Sunday, November 23, 1969
THE MICHIGAN DAILY
547 ichta Daily
NIGHT EDITORS: ERIC SIEGEL and PHIL HERTZ
"We're going as conference co-
champions and don't you forget
it."-Michigan Coach Bo Schem-
Mandich rides wave of victory
Curtis, the interceptor, and Huff, the envoy
joel block -
No upset . .
... for the Buckeyes
ANN ARB3OR, MICH. (A),
The Ohio State Buckeyes,
sparked by the superlative quarterbacking of junior Rex Kern,
almost upset the powerful Wolverines of Michigan, 24-12, in
front of a record crowd yesterday at Michigan Stadium.
Yes, fans, it's all true. The Champions of the West proved
just that yesterday, as they showed the "Fat Boy", Woody Hayes
that press clippings don't win football games.
"It may sound funny, but we knew before we went out there
that we were going to win," safety Tom Curtis said yesterday
afternoon in the Michigan lockerroom. It was this confidence
that dethroned the allegedly number one team in the nation.
"Anyone can be ordinary, all you have to do is breath.
But WF'RE NUMBER 1, WE'RE NUMBER 1," Wolverine half-
back Bill Taylor said so aptly yesterday.
THE MICIIIGAN locker room yesterday was right out of
a Tex Maule novel. University President Robben Fleming greet-
ed the 1I.ayers and then bear-hugged athletic director Don Can-
Coach Bo Schembechier professed, "It was a great win.
Now all the sour sportswriters on the coast will have to look
me in the eye." Schembechler was referring to all the pre-game
talk about how the West coast wanted the Pacific Eight cham-
pion to me ta "iruly representative team" from the Big Ten.
Now the world knows the only "representative" squad from
the Big Ten is the victorious eleven from Ann Arbor.
THE STATISTICS for the game are deceiving. The f i r s t
down totals were remarkable even. But the interesting item is
that first-string quarterback completed 10 passes; six of them
were to Buckeyes and four were to Wolverines. Likewise, second-
stringer Ron Maciejowski completed three of ten passes to his
own receivers and two to Michigan defensive backs.
The plain truth i' that the Wolverines stopped the Ohio
State running attack and when Kern and his back-up tried to
pass they fell prey to the best defensive secondary in the world.
I sat in the press box next to Roger Stanton, editor of the
Football News. If you've read this week's edition, you'd know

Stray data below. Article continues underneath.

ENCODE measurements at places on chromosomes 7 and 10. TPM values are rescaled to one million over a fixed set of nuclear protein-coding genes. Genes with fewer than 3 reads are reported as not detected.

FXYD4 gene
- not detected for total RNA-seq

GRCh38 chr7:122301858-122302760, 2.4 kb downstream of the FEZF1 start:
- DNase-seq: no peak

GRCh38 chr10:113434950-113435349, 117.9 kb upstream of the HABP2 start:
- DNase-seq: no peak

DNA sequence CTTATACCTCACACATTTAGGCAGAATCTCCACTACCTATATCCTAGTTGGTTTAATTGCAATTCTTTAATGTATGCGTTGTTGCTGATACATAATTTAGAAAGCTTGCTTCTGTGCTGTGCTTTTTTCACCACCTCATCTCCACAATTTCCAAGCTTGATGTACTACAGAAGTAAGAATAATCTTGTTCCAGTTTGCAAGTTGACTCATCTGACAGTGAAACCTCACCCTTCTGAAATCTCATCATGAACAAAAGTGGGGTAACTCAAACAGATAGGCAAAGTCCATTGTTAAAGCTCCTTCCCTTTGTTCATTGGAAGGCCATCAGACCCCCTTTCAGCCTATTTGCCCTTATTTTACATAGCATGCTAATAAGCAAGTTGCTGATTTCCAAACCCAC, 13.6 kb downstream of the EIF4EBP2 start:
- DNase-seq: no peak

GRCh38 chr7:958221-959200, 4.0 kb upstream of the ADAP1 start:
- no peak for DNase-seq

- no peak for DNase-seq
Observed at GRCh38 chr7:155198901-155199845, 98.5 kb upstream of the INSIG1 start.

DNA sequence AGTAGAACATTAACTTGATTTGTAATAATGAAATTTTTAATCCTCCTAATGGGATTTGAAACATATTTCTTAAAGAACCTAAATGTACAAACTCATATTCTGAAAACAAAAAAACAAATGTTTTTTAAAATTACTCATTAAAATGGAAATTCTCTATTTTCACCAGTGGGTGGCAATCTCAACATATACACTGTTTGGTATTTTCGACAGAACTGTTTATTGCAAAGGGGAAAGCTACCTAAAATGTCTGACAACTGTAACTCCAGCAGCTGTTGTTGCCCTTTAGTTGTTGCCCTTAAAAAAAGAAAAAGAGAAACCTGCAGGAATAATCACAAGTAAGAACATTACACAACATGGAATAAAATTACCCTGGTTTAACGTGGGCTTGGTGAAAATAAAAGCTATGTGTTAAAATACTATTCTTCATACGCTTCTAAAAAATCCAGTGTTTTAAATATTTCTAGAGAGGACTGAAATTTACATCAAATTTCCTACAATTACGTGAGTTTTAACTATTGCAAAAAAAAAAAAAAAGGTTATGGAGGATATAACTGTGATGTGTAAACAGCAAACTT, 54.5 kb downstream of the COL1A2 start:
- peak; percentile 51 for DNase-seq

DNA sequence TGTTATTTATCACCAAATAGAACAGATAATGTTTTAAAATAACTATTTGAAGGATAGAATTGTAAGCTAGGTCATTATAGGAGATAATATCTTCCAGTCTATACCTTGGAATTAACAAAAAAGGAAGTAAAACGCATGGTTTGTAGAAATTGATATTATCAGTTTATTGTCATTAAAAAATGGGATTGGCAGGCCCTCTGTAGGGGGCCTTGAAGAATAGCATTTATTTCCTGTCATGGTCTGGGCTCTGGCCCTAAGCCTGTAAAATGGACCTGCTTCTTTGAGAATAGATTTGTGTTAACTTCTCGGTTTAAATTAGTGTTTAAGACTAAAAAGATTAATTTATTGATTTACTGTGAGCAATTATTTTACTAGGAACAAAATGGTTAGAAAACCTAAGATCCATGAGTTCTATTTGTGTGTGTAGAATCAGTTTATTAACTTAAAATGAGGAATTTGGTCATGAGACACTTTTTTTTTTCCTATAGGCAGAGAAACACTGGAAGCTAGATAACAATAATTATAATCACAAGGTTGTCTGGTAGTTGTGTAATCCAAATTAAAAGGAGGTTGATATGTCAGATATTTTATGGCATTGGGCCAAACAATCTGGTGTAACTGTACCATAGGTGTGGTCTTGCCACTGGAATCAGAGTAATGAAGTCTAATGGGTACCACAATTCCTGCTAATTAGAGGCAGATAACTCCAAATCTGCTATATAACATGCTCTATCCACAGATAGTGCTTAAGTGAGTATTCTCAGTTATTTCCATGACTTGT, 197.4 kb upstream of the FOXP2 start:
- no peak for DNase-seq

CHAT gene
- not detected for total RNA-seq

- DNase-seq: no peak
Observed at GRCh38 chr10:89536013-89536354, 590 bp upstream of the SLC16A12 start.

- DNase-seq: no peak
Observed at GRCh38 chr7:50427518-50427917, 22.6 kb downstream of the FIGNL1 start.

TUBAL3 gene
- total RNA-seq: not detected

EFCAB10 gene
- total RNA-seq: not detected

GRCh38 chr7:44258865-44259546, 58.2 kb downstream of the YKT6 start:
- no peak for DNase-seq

about his article how sad it is that Ohio State can't go to the
Rose Bowl this year. Stanton unfortunately wrote it before yes-
terday's trial of strength. During the game all of the Michigan
partisans in the press box kidded Stanton about his erroneous
I must confess that this column is being written when this
writer is in a state of drunkeness. I am drunk with the notion
that Michigan is the greatest team in the country. I am drunk
with the idea that USC will suffer the humiliation of the cen-
tury next January 1st.
JIM MANDICH told me in the locker room that Friday
night the Michigan temn saw a Paul Newman flick called "The
Prize.' Whoever scheduled that movie must have had the un-
predictable prinonit ion that Michigan would earn the most-
coveted trophy of the century.the ''unwinnable" win over the
Henry 11:1 1evealed to ne the basis for the Wolverines' suc-
cess: "We knew all week we could bean em. How can you com-
pare any collge team tio a pro team Minnesota)?"
The unanimous consensus of Hill, wolfman Tommie Darden,
and defensive tackle Pete Newell who, by the way. played his
best game was that Michigan's win was due in a large measure
to its being an "emotional" game.
MARTY McLAUGHLIN, President of Student Government
Council an astute observer of both athletic and political spheres
of the Michigan campus quoted yesterday "Sheriff Doug Harvey
should larn a few things from the Michigan defensive line. "
Schembechler, a former pupil of the "Fat Boy," taught his
master a few rules of the game. The first lesson was not to
count your national championships until they're real. "The first